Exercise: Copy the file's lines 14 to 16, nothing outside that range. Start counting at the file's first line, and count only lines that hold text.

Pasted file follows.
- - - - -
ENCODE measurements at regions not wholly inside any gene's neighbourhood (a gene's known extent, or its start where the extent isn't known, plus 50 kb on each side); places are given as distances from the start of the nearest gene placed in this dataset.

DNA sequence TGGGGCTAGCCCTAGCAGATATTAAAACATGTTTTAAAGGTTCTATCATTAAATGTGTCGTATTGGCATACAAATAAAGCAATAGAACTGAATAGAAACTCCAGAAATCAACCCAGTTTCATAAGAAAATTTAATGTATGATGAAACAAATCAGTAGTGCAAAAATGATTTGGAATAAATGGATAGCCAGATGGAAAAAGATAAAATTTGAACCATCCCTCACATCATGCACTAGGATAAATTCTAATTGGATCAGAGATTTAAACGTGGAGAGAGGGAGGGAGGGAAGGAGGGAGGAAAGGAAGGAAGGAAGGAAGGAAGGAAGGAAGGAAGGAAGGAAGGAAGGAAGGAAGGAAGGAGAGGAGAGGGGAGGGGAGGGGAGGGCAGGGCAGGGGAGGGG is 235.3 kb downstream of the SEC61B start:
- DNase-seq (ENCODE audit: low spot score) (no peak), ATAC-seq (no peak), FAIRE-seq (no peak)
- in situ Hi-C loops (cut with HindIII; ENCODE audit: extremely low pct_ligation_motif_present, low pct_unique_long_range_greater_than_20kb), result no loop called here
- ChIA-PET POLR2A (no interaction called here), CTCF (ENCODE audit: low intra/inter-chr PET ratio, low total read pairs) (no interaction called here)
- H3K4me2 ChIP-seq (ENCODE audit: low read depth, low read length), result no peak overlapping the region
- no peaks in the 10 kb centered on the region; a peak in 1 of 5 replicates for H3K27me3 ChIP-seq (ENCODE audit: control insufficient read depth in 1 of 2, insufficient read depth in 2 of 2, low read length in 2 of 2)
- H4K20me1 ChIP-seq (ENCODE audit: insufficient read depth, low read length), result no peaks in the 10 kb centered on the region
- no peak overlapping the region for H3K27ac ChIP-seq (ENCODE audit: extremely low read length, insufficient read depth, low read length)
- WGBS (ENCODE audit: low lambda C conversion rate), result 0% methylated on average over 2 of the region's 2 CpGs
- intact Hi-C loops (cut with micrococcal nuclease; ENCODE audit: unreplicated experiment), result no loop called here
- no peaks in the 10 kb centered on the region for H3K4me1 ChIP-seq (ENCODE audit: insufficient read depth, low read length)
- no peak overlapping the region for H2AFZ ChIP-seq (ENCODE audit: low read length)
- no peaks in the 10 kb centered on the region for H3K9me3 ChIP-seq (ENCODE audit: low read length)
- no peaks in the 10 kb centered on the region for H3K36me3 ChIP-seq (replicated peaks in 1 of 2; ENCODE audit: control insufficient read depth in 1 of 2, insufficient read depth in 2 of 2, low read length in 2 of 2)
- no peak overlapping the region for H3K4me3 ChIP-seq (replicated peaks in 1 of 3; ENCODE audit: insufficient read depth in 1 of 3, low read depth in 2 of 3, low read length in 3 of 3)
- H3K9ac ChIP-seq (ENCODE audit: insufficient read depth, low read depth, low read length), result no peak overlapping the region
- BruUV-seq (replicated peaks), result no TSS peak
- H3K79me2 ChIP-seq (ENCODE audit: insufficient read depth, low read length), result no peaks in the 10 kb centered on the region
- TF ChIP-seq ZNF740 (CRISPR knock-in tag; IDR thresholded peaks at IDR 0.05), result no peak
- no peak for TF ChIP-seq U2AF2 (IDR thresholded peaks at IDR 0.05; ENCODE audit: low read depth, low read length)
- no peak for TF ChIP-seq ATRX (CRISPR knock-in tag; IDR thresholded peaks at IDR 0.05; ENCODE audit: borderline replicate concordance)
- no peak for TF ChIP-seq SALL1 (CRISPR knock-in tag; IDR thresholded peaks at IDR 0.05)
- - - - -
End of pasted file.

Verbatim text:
- no peaks in the 10 kb centered on the region for H3K9me3 ChIP-seq (ENCODE audit: low read length)
- no peaks in the 10 kb centered on the region for H3K36me3 ChIP-seq (replicated peaks in 1 of 2; ENCODE audit: control insufficient read depth in 1 of 2, insufficient read depth in 2 of 2, low read length in 2 of 2)
- no peak overlapping the region for H3K4me3 ChIP-seq (replicated peaks in 1 of 3; ENCODE audit: insufficient read depth in 1 of 3, low read depth in 2 of 3, low read length in 3 of 3)